Document Type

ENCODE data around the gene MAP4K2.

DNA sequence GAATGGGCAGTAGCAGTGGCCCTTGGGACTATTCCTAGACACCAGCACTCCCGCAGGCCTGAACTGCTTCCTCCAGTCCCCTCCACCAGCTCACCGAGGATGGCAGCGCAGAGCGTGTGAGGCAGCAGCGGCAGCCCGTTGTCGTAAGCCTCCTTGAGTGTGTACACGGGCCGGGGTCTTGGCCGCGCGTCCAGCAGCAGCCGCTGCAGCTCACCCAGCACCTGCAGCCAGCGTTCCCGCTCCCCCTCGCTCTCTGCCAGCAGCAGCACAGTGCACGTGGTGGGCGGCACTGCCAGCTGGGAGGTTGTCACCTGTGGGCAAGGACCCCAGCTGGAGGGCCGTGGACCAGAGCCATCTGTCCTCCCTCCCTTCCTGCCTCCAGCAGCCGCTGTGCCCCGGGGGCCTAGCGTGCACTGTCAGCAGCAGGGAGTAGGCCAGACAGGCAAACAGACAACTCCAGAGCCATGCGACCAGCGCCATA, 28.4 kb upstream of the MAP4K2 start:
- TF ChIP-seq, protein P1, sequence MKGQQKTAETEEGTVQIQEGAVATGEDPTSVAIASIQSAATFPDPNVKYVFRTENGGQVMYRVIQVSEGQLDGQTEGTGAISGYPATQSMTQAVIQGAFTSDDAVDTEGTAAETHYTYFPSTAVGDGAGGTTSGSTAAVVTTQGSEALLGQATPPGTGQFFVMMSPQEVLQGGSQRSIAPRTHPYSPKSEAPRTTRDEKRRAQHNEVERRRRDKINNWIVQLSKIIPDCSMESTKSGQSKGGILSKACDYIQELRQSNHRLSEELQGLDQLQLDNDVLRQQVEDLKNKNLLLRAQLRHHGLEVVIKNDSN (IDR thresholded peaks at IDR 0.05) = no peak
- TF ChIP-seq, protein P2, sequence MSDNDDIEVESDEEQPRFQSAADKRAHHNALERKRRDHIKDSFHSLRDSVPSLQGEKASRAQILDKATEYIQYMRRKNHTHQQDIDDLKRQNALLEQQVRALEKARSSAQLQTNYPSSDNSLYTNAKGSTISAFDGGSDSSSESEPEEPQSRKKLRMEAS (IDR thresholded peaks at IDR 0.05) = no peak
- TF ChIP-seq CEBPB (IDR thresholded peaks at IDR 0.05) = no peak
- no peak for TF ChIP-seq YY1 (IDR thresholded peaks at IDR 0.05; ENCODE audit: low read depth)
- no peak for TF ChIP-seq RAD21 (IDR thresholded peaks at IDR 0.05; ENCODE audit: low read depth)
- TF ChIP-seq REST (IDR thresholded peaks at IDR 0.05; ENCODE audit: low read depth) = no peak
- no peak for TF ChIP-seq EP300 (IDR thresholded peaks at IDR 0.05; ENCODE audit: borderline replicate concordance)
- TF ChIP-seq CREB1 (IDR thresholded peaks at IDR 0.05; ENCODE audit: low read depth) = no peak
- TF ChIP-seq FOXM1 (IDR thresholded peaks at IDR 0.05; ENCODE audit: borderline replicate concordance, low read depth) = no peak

The concept of using legal structures to protect property from those who might otherwise have some claim to it is an idea with deep roots. The trust device is one such legal structure, and its evolution as an asset protection device has not been without controversy. The recent and noticeable break with the traditional denial of self-settled trust protections is one such area of modern controversy, but not the only notable recent development. The self-setted asset protection trust movement is accompanied by the recent completion of two major law reform projects. The drafting and recommendation for state adoption of a Uniform Trust Code is one such project. The Restatement (Third) of Trusts is the second. Taken together, these developments have recently affected and will undoubtedly continue to influence the evolution of trust asset protection. This article considers these developments and their potential impact on the future course of trust asset protection. Among the observations presented is the idea that the UTC holds a significant place in the development of trust asset protection - not so much because of the conclusions its drafters reached as to particular rules, but more because of the express invitation the UTC presents to state legislatures to ponder their own trust protections and corresponding placement in the modern asset protection community. Finally, this article provides insights into both the current and evolving status of trust asset protection by relating the noted reform projects to several trust protection developments seen in the last decade or so. That exploration proceeds from a recognition of interest group politics as related to the UTC movement. The discussion progresses to an evaluation of potential ideological influences on the future course of trust asset protections. Along the way, consideration is given to the federal influences on that course. Those influences are at least in part derived from the potential repeal of estate and generation-skipping transfer taxes, recent bankruptcy reform legislation, and the status of the federal/state Medicaid program. Among the observations presented is the idea that these ideological and federal concerns push in multiple directions, often at the same time and in a conflicting manner, with a very uncertain but potentially significant effect on the future evolution of trust asset protection.